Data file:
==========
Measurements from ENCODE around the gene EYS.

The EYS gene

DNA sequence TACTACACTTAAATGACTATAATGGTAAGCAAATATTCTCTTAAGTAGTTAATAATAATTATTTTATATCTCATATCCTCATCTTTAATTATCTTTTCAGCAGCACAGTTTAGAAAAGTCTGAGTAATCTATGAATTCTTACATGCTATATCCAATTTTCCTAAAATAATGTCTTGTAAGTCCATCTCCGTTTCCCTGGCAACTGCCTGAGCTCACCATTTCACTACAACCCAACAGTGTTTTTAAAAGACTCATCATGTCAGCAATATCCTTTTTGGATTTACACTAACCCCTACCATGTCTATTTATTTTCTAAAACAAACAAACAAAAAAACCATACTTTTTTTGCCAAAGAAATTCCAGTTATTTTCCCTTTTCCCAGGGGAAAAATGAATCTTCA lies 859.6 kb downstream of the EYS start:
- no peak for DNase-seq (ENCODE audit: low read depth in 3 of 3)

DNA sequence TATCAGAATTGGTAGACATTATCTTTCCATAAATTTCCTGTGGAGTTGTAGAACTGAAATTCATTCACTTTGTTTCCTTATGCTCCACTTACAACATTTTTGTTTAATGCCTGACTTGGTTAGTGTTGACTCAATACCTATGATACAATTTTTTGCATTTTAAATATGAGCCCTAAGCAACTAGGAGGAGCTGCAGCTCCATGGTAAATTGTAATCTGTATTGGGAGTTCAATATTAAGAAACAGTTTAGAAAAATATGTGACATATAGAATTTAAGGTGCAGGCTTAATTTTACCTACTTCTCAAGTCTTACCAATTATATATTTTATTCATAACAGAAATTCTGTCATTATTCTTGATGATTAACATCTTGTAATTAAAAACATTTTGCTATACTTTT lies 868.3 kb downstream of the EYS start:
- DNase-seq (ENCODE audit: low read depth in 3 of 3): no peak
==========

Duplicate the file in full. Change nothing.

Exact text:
Measurements from ENCODE around the gene EYS.

The EYS gene

DNA sequence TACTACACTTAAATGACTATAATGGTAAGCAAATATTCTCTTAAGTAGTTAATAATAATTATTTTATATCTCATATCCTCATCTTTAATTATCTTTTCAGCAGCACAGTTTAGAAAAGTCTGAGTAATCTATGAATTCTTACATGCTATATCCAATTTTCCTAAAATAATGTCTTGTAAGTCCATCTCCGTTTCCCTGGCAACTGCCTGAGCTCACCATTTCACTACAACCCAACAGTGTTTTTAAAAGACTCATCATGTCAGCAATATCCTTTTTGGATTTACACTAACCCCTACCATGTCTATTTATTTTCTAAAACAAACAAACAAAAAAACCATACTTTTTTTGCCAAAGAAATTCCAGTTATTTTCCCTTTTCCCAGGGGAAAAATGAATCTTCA lies 859.6 kb downstream of the EYS start:
- no peak for DNase-seq (ENCODE audit: low read depth in 3 of 3)

DNA sequence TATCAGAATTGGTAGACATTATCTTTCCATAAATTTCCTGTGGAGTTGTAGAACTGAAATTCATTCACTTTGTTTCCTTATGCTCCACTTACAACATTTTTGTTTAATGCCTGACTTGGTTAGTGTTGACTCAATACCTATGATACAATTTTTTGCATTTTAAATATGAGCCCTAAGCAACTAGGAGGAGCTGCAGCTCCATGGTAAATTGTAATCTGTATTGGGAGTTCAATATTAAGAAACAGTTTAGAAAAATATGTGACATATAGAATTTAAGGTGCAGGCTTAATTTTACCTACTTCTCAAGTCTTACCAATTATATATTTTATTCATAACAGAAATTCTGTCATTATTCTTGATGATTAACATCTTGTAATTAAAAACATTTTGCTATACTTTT lies 868.3 kb downstream of the EYS start:
- DNase-seq (ENCODE audit: low read depth in 3 of 3): no peak